- Work toward balancing the mess. Have you ever walked into an artists workspace? Seen the desk of an author on a deadline? Let’s just say the space can get out of control and the food in the fridge goes bad, fast. Guys, it sucks to wake up from whatever creative juices you’ve got flowing and realize that your entire environment crumbled while you were away. Within the office hours that you set in #1, make time for a quick clean up. Even ten minutes a day will save you in the long run!
- Take care of yourself. Consistency isn’t born from shoving cupcakes down your throat while you are on a deadline. Yes, this is the registered nurse side of me speaking right now. That cupcake may feel fantastic going down while you are having your epic moment of creative brilliance, but in the long run it’s going to drag you down with it. Far, far down. You really are what you eat, so eat well. And get outside and walk. Better yet, do high intensity interval training (burn off some of that creative anxiety!). Also take time for prayer, meditation, and yoga. My greatest creative strides have come during moments of my life where I focus on my health and wellness.
- Get Perspective. This is a painful one to put yourself through, but it’s necessary. Give yourself a performance review. (Ouch! I know!). Are you meeting your goals? Are you showing up to work on time? What are you adding toward your business? What are you struggling with? What are you enjoying? How can you improve? I do this a few times a week right now to keep myself on track (I’m in major creative mode and I really need this, especially to keep my family life stable!). It’s not a fun process, but it keeps it all in perspective so I can meet my end goals while maintaining a balanced life.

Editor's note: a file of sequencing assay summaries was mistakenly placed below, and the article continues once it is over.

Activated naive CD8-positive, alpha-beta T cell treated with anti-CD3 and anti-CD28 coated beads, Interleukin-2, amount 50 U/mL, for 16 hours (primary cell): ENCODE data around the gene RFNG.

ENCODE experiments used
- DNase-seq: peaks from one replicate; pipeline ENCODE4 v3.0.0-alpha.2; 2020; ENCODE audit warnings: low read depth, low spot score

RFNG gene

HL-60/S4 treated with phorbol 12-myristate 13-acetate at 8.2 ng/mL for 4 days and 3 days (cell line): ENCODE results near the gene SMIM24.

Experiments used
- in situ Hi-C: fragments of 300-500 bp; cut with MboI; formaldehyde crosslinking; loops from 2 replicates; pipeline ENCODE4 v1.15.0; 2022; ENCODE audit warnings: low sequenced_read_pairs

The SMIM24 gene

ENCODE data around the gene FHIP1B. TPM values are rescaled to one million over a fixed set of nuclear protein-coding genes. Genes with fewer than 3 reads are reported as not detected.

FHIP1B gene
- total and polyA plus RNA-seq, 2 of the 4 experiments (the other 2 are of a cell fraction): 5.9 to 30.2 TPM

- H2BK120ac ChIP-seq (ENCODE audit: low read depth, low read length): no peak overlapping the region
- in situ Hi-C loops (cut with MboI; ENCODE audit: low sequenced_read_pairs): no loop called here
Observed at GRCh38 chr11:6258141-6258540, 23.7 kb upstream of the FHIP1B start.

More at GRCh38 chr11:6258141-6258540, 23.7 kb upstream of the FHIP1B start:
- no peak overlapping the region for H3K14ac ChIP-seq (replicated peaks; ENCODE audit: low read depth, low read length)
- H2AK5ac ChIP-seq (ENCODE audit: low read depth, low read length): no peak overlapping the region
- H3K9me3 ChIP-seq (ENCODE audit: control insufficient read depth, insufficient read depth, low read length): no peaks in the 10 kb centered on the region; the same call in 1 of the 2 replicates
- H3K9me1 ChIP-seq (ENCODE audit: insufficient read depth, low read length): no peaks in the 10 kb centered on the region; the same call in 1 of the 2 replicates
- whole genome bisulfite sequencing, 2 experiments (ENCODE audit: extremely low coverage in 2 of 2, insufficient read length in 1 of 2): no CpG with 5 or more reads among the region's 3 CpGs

- Get Help. Do you hate doing graphic design? Find a virtual assistant who loves it (check out freelance.com). Is it impossible to accomplish anything with three kids interrupting every 12 seconds? Yes, yes it is. So guess what? I ask people to watch the kids or I have the kids watch themselves while I knock out a half an hour of work (watch themselves as in they play in the basement or backyard while I work from my office within ear shot). Do what you have to do make things work. I know there are excuses, because I’ve told them all to myself. Sometimes you can’t get perfect, but good is usually good enough. So take those good opportunities to stay consistent. When you do, you’ll start seeing movement toward making your dreams realities in ways you’ve never experienced before.
- Use the time you are given. I hate to break it to you, but being creative doesn’t mean you get to sit around and wait for inspiration to strike. It actually means the opposite. You take the time you are given and make things happen, even when you don’t feel like it. You paint the darn word art you’ve been contracted to make, even though you’d rather veg out on the couch and watch Stranger Things. To hell with the idea of waiting for your muse to strike. Guess what? It won’t happen. It’s a myth. Sure, some days creativity will be easier, but usually it’s hard work. Remembering that and respecting the time you are given will take you far!